A sinuous “ultrasport sedan”

1991 Pontiac Protosport4 conceptThe “fuscia-tinted, fluorescent Scorch Red” ProtoSport4 was Pontiac’s sixth consecutive concept produced over a period of as many years.

“My assignment to our designers and engineers was to produce a four-door, ultra sporty, ultra high­performance car unlike anything in the current Pontiac lineup–or in anyone else’s lineup,” said John G. Middlebrook (Pontiac’s then general manager) in a quote from 1991. “We wanted a car that was feasible right now and still would be contemporary into the next century.”

I’d call it, mission accomplished.

Following tough acts
In the mid-eighties, Pontiac began a tradition of presenting annual concepts. It started with their advanced Trans Sport minivan in 1986. Next was the 1987 Pursuit, then the 1988 Banshee. Pontiac ended the decade with the Stinger and entered the new one with the Sunfire. (All of which will be covered in future posts.)

Pontiac Protosport4 sketchesFor 1991, Pontiac brass wanted to do something different; something that provided as much real-world, forward-thinking useability as it did wow factor. Thus, the ProtoSport4 was dreamed up.

In this enthusiast’s opinion, the ProtoSport4 possesses one of the best shapes to ever grace a concept car. To me, it appears as seductive today as when it was introduced, over two decades ago.

Pontiac Protosport4 clay wind tunnelGenerally, a visually appealing exterior shape will impose on the functionality of a vehicle. But not in this case. The ProtoSport4 is an example of what can go right in a form-following-function design.

By 1991, relative to today, the cab-forward approach to automotive design was in its infancy. However, designers and engineers were rapidly adopting the idea because, by pushing the wheels out to the vehicle’s edges and moving the windshield and firewall forward, it maximized interior space. A common side benefit was a sleeker design.

Pontiac Protosport4 clay sculpting

In the image above, you can see designers scraping clay from what would be the full-sized final model. On the wall, along with banners marked “Ultrasport Sedan” in contemporary Pontiac font, you can see all sorts of slippery-sleek design options that Pontiac was toying with.

Pontiac Protosport4 scaled design exercise clayThe inspirational imagery are of different shapes and configurations for a four-seat sports car. (Incidentally, the sketch at the top right of the picture above is labeled “Grand Prix.”) Even the red clay model is different from the final concept in many subtle ways.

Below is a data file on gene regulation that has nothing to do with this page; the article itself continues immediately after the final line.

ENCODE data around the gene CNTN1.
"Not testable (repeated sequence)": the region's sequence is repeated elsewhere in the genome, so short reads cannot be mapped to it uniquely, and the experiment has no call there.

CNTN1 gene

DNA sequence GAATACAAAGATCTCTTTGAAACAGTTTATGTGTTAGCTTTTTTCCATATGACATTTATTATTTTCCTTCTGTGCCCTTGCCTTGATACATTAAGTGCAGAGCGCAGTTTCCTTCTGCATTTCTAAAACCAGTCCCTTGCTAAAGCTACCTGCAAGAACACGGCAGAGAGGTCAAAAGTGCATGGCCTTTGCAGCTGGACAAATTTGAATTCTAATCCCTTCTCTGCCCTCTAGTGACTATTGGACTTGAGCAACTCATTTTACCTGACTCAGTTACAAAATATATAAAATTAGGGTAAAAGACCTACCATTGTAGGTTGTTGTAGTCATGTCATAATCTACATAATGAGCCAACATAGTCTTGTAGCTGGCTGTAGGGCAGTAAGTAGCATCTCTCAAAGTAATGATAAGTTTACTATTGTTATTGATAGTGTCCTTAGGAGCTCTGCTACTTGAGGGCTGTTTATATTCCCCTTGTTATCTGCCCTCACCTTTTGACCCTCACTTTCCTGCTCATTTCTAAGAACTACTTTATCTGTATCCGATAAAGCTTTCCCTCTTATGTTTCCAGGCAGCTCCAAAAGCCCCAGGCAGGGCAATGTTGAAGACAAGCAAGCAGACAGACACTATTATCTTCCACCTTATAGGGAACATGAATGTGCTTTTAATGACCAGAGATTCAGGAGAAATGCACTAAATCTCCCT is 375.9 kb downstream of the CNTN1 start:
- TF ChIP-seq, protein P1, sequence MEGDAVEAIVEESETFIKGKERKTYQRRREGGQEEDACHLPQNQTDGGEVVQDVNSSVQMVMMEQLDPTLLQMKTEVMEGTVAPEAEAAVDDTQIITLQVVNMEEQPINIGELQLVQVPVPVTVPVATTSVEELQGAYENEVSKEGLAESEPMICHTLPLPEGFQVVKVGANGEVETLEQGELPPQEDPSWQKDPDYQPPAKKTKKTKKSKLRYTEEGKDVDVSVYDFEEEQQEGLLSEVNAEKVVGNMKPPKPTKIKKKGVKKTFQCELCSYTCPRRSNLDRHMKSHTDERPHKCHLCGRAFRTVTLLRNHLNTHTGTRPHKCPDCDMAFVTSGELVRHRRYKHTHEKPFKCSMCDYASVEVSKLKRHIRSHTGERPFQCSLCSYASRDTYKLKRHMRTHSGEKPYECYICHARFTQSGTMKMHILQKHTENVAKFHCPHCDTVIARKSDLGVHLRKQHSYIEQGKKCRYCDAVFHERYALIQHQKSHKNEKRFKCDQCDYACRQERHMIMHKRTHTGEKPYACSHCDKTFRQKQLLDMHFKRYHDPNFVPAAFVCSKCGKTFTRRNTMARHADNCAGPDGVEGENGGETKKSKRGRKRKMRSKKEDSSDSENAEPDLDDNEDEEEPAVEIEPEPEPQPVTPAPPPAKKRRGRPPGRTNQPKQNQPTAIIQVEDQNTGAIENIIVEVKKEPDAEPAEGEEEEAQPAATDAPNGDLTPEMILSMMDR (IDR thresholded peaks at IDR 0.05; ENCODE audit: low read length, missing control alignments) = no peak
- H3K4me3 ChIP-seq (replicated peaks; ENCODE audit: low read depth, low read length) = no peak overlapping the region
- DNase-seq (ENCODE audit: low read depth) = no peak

Along with a larger version of this picture in the gallery, I provided eight close-ups of the background drawings and the scaled red model which were taken from a huge version of the image. (However, these pictures were originally taken using film, so the quality is ultimately limited.)

Details, details, details
The ProtoSport4, which debuted at the 1991 North American International Auto Show, isn’t all show. But before we get to the “go” aspect, allow me to describe some of the innovative features worked into the concept’s design.

Pontiac Protosport4 concept head and tail lightsStarting with exterior lighting, the slim headlights are what are referred to as high intensity discharge or HID. While increasingly popular today (but still not commonplace), HID headlights were just starting to make their way into automotive applications by the early 1990s. In addition, the headlights were supplemented by auxiliary ultraviolet units.

At the rear, designers located all of the mechanical components for the tail lights in a central area and the light is transmitted to the thin, slit-like lenses from the single, high intensity light source. John Manoogian, Pontiac exterior studio chief at the time, described the setup thusly, “It’s like a blade that goes across the rear of the car and just the edge of that blade lights up.”

Having only been a part of automotive design requirements for about half a decade, the center high-mounted stop lamp (i.e., third brake light) was quickly becoming stylized instead of being an add-on lump. In this case the CHMSL is lit by fiber optics, in place of standard lighting, and incorporated into the ProtoSport4’s rearward-facing camera system that is a part of the central spine that bisects the rear window.

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